More than 75 years later, this Katherine Hepburn-Cary Grant-James Stewart love triangle is still the masterpiece that sits atop the upper echelon of romantic comedies. And why shouldn’t it? It’s working with the perfect formula: a wedding + too many suitors = it’s complicated.
Many regard Breakfast at Tiffany’s as the cream of the Audrey Hepburn crop, but we’d rather sleep in, then have lunch in Rome. With Gregory Peck. William Wyler’s three-time-Oscar-winning rendezvous follows a princess who lets her hair down for a day, and it’s essential Hepburn viewing.
A pair of newly-coiffed musicians (Jack Lemmon and Tony Curtis) give Marilyn Monroe a run for her sex appeal in this Billy Wilder vehicle, which follows two men who disguise themselves as women and hide in an all-female roving dance troupe after witnessing a mob hit.
Rob Reiner’s ‘80s classic tackles the age-old debate: can men and women really just be friends? There’s so much to love: the witty zingers from the pen of Nora Ephron. The comedic sincerity of Billy Crystal. And especially the big O from Meg Ryan that put Katz’s Delicatessen on the cinematic map.
For Cinderella, it was her soot-covered, raggedy reality. For Madison (Daryl Hannah), it’s a giant scaly mermaid tail she doesn’t want found out. Even though mermaids are confined to the bounds of folklore, that doesn’t stop us from believing Al (Tom Hanks) and Mad are living out their happily aquatic ever after.
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To have a rom-com roundup and not mention Rob Reiner’s adventure of Buttercup (Robin Wright) and her Westley (Cary Elwes) would be inconceivable. A love story that’s endlessly hilarious and quotable, it’s also full of action—but not that kind of action. More like pirates, sword fights, and warding off rodents of an unusual size.
Eddie Murphy and Arsenio Hall get silly in this John Landis farce, which flips the fairy-tale script: rather than fall for a peasant pretending to be a prince, the beauty here falls for a prince pretending to be a peasant. More specifically, a goat herder. It’s as rich in laughs as Prince Akeem is in gold. Here’s to the sequel!
Mike Nichols’s bromantic comedy spins a hilarious yarn with a screenplay by Elaine May and screwball genius from Robin Williams and Nathan Lane. The two play a gay couple masquerading as a straight one to appease their son’s conservative, soon-to-be in-laws. Of course, everything that could go wrong does.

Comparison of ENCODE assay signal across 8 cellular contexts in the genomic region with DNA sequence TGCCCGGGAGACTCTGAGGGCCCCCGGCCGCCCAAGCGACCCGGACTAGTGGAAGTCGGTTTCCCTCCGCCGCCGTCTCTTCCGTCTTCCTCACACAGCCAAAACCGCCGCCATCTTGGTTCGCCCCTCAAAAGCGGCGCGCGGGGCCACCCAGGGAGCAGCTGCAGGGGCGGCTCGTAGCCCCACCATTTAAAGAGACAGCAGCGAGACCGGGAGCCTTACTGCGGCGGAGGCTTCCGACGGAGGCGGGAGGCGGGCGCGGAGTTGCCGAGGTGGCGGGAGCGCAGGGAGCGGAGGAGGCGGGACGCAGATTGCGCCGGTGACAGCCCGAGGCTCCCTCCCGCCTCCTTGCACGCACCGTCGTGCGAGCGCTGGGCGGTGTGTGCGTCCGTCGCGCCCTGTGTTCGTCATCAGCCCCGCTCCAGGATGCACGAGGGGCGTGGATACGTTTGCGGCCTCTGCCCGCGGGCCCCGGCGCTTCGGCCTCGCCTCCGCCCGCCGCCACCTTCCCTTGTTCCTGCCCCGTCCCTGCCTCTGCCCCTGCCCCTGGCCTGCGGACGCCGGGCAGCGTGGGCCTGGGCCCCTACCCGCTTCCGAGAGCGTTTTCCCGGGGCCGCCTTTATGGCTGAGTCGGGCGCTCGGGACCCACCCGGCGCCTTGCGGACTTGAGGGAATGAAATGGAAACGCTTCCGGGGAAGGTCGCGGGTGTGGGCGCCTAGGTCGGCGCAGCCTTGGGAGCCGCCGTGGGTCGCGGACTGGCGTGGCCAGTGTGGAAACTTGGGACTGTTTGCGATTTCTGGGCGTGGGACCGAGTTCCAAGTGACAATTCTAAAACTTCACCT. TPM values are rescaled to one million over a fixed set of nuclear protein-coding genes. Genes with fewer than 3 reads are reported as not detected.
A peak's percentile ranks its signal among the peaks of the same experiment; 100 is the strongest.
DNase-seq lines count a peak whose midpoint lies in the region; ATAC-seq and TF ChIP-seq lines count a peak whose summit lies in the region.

Julia Roberts taps into her conniving side as Jules, who tries to woo her ex-lover-slash-best friend out of his fiancée’s arms and into her own in this Chicago-set delight. Perhaps the most “typical” rom com on this list, it does manage to reinvent the happy ending: the girl doesn’t always get the guy, and that’s OK.
Though sweet, lighthearted, and heavy on the sucrose, a sappy eye-roll rom-com full of pervasive clichés this is not. Rather, Jean-Pierre Jeunet’s Oscar bait is a Parisian fairy tale about a Montmartre waitress (Audrey Tautou) who helps others and finds love for herself along the way.
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Anything screenwriter Charlie Kaufman touches is going to be challenging, but director Michel Gondry makes good use of stars Jim Carrey and Kate Winslet to tell Kaufman’s mind-bending, Best Original Screenplay-winning story. The now-classic suggests true love does exist—even if it’s doomed.
One element of a truly great rom-com is the soundtrack. Not sure it gets better—or more romantic—than Infant Sorrow’s “Inside of You” and the other brilliant singles unleashed in this island-set comedy about breaking up and making up from Nicholas Stoller and its leading-man, Jason Segel.
Writing duo Scott Neustadter and Michael H. Weber reinvent the rom-com with a maudlin boy-meets-girl story that promises not love but heartache. That’s not to say it’s all melancholy. In fact, it has one of the happiest musical montages one could ever hope for.
Dirty jokes and defecating in the street are no longer relegated to poor-taste lampoon comedies heavy on the Y chromosomes thanks to funny ladies Kristen Wiig and Annie Mumolo, who penned this raunch wedding gem so genius it was nominated for two Oscars.
Ruby Sparks, Man Up, What If, Enough Said—the rom-com’s seen a revival, no thanks to big studios with names to match. Rather, independent film is the culprit. Perhaps the best example is The Big Sick, which stars Silicon Valley‘s Kumail Nanjiani and tells the culture-clashing true story of how he met his wife.
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This article originally appeared on Harper’s BAZAAR US.